Grape Varieties of Argentina
Merlot is another of the red Bordeaux grapes, and in fact is frequently the dominant grape in Bordeaux blends.
These grapes are thin-skinned and juicy, yielding less tannin and lighter acidity than many other red varieties. Merlot grapes also develop a high sugar content which means the grape is capable of contributing higher alcohol content to wines in which it is present.
As a result, Merlot as a varietal is often associated with lighter-bodied, juicy, earlier-drinking, silky-smooth and approachable wines, and is used extensively as a blending grape to bring these characteristics and/or soften the harsher tannic or acidic characteristics of other grape varieties.
Aromas and flavours most commonly ascribed to Merlot range from red berry fruit and herbs in cooler climate wines, through to dark, juicy fruit such as plums and blueberries in warmer conditions. However, it also takes oak very well, reflecting the flavour complexities of the wood as well as taking on a little more tannic structure.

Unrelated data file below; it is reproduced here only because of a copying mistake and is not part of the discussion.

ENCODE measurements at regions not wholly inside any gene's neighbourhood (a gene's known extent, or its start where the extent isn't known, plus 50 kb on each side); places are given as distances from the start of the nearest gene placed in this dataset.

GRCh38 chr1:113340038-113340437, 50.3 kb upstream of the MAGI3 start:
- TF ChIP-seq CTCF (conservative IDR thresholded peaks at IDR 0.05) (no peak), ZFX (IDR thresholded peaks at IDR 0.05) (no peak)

Merlot is similar to Malbec in its climate sensitivities, preferring cooler conditions but being highly susceptible to mildews and rot. But, while it suffers from atmospheric humidity, it also develops its best fruit when there are good levels of soil humidity.
Merlot is an earlier-ripening variety in Argentina, and its harvest usually begins in early March.